U.S. Women's Mid-Amateur: Day of Champions in the Round of 64
Shannon Johnson (USGA Photo)
Shannon Johnson (USGA Photo)

There’s a certain change in the air when a USGA competition moves from stroke play to match play. Sure, the facility empties a bit, moving from 132 players with their caddies and entourages to just 64 competitors and those they have with them. But even at the U.S. Women’s Mid-Amateur, where competition is met with equal parts camaraderie, the tension thickens. It all becomes more important, more within reach.

Monday at Stonewall was no different. In a match that felt too soon for Match Play Day 1, past champions Shannon Johnson and Julia Potter-Bobb faced off in the Round of 64 at the 36th U.S. Women’s Mid-Amateur. It was just one of several marquee matchups that highlighted Monday’s action.

“We are very familiar with each other’s games,” said Johnson after the match. “We were paired together in stroke play, and obviously faced each other in the final [in 2016]. I knew it was going to be a tough match, and she was playing some good golf in stroke play.”

Johnson, who is looking to have a strong showing this week after having to miss last year’s championship due to illness, got off to a fast start, taking a 3-up lead on Potter-Bobb through three holes. The 2018 champion who resides in North Easton, Mass., would card four birdies through her first nine holes, extending her lead to 4 with just eight holes to play after taking No. 10 with a par.

But Potter-Bobb showed what makes her a two-time champion, digging in and winning three out of five holes starting on the 11th to cut the deficit to just 1 with three holes to play. But that would be as close as she would get, and Johnson would win the 17th hole with a par to secure the 2 and 1 win.

“I found a little groove yesterday,” said Johnson, who shot rounds of 82-71 in stroke play. “Some things started to click, and I got out to a good start on the front side today and was executing good shots. Then I made a few silly mistakes to start the back [nine]. I was able to win [hole] 10, but the wheels started to fall off a little bit. I was just able to hold on because I had the big lead.”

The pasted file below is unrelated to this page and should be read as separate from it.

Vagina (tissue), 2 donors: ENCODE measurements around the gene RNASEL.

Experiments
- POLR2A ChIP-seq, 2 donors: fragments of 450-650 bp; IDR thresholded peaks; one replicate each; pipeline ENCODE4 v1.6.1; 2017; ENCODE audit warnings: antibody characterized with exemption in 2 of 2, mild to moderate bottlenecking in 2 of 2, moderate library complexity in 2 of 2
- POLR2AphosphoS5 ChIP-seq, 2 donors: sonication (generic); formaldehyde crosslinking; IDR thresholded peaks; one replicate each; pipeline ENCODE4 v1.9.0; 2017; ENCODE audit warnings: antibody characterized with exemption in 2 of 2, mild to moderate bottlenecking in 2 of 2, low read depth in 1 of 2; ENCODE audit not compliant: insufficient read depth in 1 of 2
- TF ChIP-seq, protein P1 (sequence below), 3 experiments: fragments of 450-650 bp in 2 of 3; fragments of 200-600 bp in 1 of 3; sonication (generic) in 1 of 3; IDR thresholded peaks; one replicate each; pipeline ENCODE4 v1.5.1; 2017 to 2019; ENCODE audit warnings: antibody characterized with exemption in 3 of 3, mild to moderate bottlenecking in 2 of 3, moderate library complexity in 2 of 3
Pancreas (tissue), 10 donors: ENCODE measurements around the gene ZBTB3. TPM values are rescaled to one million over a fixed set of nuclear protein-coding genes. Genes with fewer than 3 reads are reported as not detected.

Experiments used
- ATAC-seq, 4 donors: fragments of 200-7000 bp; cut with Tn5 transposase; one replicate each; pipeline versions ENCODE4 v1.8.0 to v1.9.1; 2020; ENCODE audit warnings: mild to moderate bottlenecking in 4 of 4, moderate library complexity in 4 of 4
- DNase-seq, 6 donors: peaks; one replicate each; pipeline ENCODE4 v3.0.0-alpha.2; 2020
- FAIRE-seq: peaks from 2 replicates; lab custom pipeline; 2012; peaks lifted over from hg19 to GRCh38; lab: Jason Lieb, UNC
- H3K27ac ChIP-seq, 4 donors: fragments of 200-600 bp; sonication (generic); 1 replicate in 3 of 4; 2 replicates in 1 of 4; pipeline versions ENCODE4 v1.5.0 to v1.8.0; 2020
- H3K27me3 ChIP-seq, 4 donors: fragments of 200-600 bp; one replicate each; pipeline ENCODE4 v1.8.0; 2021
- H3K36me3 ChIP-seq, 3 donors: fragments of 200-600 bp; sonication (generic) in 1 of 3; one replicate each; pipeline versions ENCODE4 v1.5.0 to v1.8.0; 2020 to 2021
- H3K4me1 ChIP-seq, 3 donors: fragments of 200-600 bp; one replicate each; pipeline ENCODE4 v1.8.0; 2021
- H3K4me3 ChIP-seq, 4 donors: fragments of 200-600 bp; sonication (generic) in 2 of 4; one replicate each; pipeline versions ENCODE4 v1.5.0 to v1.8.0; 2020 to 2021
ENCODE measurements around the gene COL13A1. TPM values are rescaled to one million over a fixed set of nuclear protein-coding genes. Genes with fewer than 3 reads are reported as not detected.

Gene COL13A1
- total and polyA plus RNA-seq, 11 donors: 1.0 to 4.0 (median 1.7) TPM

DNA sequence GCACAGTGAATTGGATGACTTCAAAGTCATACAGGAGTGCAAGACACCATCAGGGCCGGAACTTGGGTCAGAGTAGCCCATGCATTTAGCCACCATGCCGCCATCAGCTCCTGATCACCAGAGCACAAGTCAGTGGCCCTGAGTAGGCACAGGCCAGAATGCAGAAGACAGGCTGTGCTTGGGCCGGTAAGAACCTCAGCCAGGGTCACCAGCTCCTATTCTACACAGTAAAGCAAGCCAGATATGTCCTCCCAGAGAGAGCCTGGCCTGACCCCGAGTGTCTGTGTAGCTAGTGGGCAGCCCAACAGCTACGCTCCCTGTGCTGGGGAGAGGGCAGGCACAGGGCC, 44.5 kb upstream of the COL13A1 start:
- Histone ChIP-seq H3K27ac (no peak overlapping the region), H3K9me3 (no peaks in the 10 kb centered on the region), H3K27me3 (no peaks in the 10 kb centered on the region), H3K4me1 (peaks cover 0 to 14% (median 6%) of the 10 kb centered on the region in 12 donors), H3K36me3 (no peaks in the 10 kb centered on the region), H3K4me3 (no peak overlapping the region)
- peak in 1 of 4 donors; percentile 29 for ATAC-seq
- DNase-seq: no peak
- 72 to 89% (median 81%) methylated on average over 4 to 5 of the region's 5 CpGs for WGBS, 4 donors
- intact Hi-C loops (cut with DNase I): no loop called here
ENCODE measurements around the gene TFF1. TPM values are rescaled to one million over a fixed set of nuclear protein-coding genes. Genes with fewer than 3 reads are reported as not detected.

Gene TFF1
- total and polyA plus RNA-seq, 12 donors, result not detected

Johnson was joined in the winner’s circle by another past champion, 57-year-old Sarah Lebrun Ingram, who won the U.S. Women’s Mid-Amateur in 1991, 1993, and 1994. Ingram, who advanced out of an 8-for-3 playoff earlier in the morning, defeated co-medalist Courtney Dow, 25, of Frisco, Texas.

Ingram, who captained the USA Curtis Cup Team in 2021 and 2022, jumped out to a quick 2 up lead through two holes before Dow evened the match through four. Ingram would take the lead two more times before keeping it for good at the turn, eventually defeating Dow 3 and 2.

“[Courtney] helped me out a little bit, but I played well,” said Ingram, who is playing in the Mid-Am for the first time in over 20 years. “My game’s coming around. I’ve been working on it since mid-July, went through a swing change, and really tried to buckle down since missing qualifying for the Senior Women’s Open. I had to do something. I had to get a little more serious about this, so I’ve been working hard on my swing. My ball striking is better. My driving is better.”

Other champions to advance to the Round of 32 include four-time winner Meghan Stasi, 2021 champion Blakesly Brock, 2015 champion Lauren Greenlief and 2017 champion Kelsey Chugg. Play was suspended due to darkness at 7:20 p.m. ET with five matches still on the course.

The Round of 64 will resume at 7 a.m. ET with six matches still in action. The Round of 32 will begin as scheduled at 7:30 a.m., with the Round of 16 to follow.

Results: U.S. Women's Mid-Amateur
WinMIKimberly DinhMidland, MI700
Runner-upUTKelsey ChuggSalt Lake City, UT500
SemifinalsPAJackie RogowiczYardley, PA400
SemifinalsORGretchen JohnsonPortland, OR400
QuarterfinalsVAAlexandra AustinBurke, VA300

View full results for U.S. Women's Mid-Amateur

ABOUT THE U.S. Women's Mid-Amateur

The U.S. Women's Mid-Amateur originated in 1987 to provide a national competitive arena for amateurs 25 and older. Besides the age restriction, the event is open to those with a USGA Handicap Index of 9.4 or lower. It is one of 14 national championships conducted annually by the USGA, 10 of which are strictly for amateurs.

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